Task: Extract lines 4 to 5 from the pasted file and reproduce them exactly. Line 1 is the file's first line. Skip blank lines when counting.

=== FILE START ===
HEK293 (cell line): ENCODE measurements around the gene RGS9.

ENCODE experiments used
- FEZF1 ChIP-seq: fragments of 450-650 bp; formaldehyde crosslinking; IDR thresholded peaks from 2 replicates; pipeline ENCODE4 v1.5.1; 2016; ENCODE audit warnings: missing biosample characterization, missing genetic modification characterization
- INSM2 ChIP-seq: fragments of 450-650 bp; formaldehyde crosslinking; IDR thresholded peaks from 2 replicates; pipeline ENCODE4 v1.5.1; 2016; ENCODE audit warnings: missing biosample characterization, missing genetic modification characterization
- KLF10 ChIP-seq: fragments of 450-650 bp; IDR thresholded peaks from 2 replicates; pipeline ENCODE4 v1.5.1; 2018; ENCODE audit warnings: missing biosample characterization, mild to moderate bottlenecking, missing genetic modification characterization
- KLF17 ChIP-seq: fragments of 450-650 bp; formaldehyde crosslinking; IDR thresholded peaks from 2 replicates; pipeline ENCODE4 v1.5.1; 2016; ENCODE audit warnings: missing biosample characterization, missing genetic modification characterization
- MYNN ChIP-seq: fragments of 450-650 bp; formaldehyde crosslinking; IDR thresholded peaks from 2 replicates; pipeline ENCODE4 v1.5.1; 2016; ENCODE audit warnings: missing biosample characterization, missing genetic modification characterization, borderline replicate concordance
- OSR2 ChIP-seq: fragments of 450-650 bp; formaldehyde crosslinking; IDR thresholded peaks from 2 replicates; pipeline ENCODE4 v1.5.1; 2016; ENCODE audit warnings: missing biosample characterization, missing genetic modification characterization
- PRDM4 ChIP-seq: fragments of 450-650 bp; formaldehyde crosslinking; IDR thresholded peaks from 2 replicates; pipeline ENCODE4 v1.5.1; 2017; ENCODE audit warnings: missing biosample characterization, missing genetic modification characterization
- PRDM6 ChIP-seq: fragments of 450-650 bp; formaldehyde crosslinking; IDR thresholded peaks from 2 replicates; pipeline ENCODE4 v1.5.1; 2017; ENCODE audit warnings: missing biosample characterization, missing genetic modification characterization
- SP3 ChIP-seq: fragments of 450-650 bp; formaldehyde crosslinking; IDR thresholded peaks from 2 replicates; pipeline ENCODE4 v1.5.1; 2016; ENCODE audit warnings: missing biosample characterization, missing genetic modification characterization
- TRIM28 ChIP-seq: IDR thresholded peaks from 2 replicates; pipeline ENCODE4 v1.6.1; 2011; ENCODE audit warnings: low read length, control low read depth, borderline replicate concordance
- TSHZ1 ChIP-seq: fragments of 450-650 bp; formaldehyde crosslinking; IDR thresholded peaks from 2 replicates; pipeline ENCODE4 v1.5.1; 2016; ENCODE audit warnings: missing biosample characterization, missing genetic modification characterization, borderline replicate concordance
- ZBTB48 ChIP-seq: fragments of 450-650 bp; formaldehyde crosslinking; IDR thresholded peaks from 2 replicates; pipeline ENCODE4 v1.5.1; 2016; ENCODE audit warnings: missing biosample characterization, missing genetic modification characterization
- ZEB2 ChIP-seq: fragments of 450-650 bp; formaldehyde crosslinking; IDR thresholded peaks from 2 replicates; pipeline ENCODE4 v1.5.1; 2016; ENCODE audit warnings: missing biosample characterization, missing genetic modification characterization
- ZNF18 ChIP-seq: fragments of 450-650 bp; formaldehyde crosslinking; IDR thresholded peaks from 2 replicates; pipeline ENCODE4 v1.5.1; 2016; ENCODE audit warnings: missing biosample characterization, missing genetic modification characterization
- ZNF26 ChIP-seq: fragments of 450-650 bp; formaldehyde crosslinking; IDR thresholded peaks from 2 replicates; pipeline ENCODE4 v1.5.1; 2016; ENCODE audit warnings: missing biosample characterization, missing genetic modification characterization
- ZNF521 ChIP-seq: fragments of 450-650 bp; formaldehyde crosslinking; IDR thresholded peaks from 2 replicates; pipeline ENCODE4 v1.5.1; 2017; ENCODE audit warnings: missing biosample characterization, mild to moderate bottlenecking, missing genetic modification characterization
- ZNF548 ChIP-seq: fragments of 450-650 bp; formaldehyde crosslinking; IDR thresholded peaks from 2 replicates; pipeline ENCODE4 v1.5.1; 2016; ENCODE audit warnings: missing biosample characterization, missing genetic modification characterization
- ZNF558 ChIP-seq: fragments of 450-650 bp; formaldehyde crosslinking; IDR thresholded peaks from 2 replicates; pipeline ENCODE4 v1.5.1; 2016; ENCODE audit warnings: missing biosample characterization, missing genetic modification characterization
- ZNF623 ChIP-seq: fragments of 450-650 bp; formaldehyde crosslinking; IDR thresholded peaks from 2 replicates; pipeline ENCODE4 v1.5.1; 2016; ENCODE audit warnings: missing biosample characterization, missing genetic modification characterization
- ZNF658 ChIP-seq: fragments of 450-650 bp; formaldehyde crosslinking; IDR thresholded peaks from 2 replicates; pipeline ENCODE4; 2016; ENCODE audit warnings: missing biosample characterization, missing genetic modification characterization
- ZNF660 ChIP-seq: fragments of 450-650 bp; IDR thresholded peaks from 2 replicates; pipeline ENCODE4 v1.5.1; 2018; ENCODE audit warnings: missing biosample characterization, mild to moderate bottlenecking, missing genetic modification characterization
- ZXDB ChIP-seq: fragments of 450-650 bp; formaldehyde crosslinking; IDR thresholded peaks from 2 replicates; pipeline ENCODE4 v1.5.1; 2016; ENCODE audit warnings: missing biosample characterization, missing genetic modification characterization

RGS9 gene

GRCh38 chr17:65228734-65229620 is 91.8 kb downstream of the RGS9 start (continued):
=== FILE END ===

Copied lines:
- INSM2 ChIP-seq: fragments of 450-650 bp; formaldehyde crosslinking; IDR thresholded peaks from 2 replicates; pipeline ENCODE4 v1.5.1; 2016; ENCODE audit warnings: missing biosample characterization, missing genetic modification characterization
- KLF10 ChIP-seq: fragments of 450-650 bp; IDR thresholded peaks from 2 replicates; pipeline ENCODE4 v1.5.1; 2018; ENCODE audit warnings: missing biosample characterization, mild to moderate bottlenecking, missing genetic modification characterization